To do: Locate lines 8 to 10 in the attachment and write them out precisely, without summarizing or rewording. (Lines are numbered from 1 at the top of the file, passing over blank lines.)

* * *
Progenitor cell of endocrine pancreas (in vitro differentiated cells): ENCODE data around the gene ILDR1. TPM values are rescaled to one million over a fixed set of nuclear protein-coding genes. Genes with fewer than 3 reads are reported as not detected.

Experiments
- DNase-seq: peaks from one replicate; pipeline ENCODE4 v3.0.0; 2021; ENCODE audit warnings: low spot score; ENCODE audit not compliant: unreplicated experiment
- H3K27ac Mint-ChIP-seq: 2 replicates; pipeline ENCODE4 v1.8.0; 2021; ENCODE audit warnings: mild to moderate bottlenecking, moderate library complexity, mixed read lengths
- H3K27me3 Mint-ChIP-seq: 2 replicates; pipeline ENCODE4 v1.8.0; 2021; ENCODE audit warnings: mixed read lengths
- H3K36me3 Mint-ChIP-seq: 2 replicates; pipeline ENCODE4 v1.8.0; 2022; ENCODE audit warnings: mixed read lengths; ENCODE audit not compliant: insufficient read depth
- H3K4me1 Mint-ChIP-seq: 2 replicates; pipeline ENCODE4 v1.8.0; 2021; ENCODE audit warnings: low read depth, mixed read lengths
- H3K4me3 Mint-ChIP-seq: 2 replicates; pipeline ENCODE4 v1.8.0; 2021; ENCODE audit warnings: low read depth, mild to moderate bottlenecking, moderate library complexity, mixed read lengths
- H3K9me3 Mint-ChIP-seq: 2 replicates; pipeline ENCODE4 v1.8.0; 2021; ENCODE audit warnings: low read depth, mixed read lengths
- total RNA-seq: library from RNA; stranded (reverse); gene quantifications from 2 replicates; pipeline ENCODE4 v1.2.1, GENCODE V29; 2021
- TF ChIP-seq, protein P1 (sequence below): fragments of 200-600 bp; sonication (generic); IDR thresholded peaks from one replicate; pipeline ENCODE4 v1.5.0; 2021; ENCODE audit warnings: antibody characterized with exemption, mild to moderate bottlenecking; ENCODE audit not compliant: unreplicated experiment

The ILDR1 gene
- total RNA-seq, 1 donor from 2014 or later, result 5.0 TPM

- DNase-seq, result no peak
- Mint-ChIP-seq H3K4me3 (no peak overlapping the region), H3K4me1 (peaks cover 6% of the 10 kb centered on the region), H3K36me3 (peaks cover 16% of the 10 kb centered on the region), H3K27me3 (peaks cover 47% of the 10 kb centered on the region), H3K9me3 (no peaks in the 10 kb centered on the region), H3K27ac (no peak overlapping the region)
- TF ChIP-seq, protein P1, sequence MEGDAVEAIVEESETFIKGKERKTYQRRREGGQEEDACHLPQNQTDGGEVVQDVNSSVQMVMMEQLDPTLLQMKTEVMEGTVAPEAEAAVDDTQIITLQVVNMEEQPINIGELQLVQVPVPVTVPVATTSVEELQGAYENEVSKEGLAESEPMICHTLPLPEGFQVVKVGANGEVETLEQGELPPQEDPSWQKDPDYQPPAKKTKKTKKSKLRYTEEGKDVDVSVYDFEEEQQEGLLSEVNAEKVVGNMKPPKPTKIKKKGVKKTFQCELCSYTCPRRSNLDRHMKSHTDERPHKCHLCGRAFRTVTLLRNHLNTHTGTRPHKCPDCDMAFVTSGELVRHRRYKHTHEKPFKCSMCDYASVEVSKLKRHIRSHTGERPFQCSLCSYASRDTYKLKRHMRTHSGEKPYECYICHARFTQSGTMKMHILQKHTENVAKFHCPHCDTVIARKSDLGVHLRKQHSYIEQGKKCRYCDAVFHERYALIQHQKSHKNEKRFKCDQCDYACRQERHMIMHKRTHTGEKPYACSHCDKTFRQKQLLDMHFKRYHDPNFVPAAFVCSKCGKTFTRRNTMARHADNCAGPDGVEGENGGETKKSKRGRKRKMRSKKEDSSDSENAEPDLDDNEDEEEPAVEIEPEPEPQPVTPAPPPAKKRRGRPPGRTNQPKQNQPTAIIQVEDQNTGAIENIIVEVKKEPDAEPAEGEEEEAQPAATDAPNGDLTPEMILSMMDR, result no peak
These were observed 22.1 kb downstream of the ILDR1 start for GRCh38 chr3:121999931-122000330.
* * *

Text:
- H3K4me3 Mint-ChIP-seq: 2 replicates; pipeline ENCODE4 v1.8.0; 2021; ENCODE audit warnings: low read depth, mild to moderate bottlenecking, moderate library complexity, mixed read lengths
- H3K9me3 Mint-ChIP-seq: 2 replicates; pipeline ENCODE4 v1.8.0; 2021; ENCODE audit warnings: low read depth, mixed read lengths
- total RNA-seq: library from RNA; stranded (reverse); gene quantifications from 2 replicates; pipeline ENCODE4 v1.2.1, GENCODE V29; 2021